What I want to do is I want to talk to men out there on this Father’s Day and say one of the best things that you can do for yourself, for your loved ones, especially your children since we’re talking about Father’s Day, is to learn how to be a good receiver and not only will that make you a better parent, not only will it reflect love back onto those who love you, but it’ll also teach those children of ours how to be good receivers themselves.
So how do you do that? Well first and foremost you have to accept that everyone has needs and that it is perfectly healthy, very very healthy in fact, to have needs.
Step 1: take a break, take a step back and think about what your needs are, you really should have a thorough understanding of what your physical, emotional, and intellectual needs are and be able to acknowledge that those are your needs.
Step 2: in that process is to accept that you can have those needs met and you should have those needs met. It’s perfectly acceptable and you don’t have to do them by yourself, all right.
So a mature person make their needs a priority and this isn’t a selfish thing a lot of men in particular have a hard time with this thing, they think it’s a very selfish thing to put their needs first but the reality is what you’re doing is not only putting your needs first but, again remember what I challenge you to do here, you’re teaching your loved ones to put their needs first also, okay?
Step 3: Next ask for help, ask for help in having those needs met in a very clear and direct way. One of the things that gets us men in trouble is we kind of do this four-step process for getting our needs met we have a need so we kind of extrapolate out how if I do this thing then someone will reciprocate in a certain way and if they do that then I’ll have my needs met,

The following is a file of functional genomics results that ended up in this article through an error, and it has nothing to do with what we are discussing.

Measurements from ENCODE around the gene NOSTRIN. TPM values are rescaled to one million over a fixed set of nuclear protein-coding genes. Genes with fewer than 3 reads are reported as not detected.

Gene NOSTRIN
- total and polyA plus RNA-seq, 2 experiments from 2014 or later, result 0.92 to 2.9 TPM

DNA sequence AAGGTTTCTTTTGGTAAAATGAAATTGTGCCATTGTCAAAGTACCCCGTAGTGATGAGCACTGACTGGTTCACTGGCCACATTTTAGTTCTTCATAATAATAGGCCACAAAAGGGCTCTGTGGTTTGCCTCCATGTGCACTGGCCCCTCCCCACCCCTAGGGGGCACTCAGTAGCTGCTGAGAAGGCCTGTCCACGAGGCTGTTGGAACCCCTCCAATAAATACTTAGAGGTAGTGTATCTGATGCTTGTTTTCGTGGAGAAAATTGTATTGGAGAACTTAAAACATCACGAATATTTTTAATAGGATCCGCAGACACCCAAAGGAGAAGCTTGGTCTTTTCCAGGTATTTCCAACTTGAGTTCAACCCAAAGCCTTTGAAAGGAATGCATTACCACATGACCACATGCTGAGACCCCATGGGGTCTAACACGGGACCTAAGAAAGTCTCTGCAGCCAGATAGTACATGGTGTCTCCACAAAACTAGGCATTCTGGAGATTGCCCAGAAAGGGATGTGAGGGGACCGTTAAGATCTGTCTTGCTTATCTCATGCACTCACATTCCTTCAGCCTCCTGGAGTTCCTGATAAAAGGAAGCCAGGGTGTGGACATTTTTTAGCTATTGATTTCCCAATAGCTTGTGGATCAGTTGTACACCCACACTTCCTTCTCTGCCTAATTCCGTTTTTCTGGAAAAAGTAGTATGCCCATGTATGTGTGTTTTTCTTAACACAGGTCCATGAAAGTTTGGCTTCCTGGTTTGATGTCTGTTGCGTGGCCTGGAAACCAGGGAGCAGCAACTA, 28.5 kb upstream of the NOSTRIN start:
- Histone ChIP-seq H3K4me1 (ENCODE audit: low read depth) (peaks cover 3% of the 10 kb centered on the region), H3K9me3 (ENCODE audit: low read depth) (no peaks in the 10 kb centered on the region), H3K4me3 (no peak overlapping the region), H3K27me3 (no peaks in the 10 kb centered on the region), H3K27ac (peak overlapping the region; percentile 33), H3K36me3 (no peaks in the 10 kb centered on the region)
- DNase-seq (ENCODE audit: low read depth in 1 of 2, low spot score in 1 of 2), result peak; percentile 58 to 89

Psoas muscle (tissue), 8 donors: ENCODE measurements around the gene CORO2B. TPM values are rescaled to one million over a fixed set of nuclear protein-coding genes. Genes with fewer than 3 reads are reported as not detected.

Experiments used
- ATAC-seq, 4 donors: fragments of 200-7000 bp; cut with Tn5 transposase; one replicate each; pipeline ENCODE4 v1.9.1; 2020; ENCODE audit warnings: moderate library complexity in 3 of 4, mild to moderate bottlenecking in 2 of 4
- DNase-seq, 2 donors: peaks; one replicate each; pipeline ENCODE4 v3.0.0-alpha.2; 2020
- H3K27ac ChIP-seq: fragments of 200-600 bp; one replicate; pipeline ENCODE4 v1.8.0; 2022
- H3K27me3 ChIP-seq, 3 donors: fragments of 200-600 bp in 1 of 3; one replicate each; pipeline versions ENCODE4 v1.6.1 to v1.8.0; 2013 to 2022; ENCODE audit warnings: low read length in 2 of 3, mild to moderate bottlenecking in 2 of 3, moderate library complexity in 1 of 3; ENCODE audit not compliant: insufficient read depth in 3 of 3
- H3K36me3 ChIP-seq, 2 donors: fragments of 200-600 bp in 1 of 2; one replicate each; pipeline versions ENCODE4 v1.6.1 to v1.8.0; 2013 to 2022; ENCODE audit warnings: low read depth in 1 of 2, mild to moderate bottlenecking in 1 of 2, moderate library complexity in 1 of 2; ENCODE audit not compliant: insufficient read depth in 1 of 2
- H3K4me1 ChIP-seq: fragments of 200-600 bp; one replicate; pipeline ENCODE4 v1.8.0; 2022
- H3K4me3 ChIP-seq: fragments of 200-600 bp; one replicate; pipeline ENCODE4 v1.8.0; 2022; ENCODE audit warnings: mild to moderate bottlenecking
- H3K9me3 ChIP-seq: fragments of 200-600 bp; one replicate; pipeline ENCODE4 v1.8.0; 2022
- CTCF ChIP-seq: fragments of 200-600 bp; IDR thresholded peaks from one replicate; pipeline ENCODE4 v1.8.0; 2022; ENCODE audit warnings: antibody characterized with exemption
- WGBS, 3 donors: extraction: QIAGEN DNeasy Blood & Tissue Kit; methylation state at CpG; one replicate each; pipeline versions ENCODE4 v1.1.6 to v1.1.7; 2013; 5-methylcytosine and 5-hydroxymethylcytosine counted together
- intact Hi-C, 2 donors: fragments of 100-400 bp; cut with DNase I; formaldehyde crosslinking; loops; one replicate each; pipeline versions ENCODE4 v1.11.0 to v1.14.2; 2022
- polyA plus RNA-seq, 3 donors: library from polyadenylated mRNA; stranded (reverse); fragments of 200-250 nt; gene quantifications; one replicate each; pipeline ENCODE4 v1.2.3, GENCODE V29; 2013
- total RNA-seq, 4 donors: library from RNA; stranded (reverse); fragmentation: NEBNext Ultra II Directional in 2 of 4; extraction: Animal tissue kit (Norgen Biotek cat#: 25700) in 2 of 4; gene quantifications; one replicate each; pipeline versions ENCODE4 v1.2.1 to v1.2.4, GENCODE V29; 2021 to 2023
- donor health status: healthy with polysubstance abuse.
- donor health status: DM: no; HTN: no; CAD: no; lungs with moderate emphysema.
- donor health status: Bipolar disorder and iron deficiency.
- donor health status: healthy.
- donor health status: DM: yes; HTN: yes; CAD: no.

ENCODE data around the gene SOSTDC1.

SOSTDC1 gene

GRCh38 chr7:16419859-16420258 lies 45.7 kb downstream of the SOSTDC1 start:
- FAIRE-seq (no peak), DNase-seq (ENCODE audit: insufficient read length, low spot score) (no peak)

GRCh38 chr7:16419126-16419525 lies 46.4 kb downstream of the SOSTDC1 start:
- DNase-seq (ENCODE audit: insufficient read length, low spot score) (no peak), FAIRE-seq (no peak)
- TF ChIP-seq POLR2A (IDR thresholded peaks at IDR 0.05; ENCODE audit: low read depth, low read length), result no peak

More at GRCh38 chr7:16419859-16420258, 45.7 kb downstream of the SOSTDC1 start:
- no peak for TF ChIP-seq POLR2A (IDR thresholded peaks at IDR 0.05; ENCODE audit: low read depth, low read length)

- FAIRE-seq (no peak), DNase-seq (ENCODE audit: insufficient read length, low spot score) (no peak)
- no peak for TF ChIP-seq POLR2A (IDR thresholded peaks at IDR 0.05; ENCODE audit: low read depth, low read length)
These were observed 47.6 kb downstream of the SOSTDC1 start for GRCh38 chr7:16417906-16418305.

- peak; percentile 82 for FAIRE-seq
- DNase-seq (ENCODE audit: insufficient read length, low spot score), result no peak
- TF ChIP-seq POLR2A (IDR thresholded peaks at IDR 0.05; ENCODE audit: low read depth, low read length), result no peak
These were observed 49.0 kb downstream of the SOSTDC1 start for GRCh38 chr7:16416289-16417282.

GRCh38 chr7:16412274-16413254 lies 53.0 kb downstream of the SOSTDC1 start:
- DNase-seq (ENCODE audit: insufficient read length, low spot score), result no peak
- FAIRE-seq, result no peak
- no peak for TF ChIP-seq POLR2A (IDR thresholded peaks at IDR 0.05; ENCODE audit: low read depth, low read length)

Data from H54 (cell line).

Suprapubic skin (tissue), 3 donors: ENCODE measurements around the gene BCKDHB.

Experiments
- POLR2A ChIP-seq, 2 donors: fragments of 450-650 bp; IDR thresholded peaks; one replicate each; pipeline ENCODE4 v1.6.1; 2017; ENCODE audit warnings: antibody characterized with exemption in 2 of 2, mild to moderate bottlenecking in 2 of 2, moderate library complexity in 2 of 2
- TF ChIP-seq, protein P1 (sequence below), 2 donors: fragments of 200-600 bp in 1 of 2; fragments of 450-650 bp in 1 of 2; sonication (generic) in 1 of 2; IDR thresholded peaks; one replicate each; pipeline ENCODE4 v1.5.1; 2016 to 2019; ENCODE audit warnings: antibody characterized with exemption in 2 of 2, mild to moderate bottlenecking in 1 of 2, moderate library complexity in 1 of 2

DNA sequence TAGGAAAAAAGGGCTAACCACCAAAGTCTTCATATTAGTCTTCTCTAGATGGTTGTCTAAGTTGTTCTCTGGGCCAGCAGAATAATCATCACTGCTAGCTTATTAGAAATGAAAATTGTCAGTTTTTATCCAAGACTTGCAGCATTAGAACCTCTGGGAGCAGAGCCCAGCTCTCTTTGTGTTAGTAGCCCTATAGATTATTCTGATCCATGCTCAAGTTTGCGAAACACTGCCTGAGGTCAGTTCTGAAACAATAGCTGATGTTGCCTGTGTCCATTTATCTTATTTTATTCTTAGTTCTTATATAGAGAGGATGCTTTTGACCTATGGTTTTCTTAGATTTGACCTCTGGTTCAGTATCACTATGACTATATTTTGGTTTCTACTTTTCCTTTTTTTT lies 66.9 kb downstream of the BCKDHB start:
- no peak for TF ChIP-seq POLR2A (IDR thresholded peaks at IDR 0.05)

That’s a really sneaky and kind of crappy way to do that it really sets the people up in your life for failure because they don’t realize that they’re being tested
Step 4: And then you have to accept that the world is a place that’s full of abundance and that your needs not only do you have a right to have your needs met but there’s also ample opportunity to have your needs met.
So there’s my challenge to you dads or fathers on Father’s Day, my challenge to you is to go through those few steps, think about your needs and communicate those needs to the people in your life that really want to meet those needs for you because they love and care about you.
Then I want you to spend a week putting yourself first. Now from a stereotypical male perspective that doesn’t mean ignoring all your responsibilities I would never never advocate that position, right, always take care of your responsibilities first, but this week for a week spend the time to make your needs a priority and make sure that you’re getting your needs met,
But don’t do it in a sneaky way, announce it, tell those people in your life who you hope to get those needs met by, that you’re doing this for the week and run that little experiment for yourself.
Best-case scenario hopefully you have a buddy or a friend or someone that you can confide in and talk to them during this process as well and tell them, ‘I’m really not comfortable with this but I’m gonna stick with it for a week’, have an accountability partner is what I’m asking.
Okay, thats the big stuff I wanted to talk about today for all you dads out there happy Father’s Day and be a good receiver alright talk to you next time .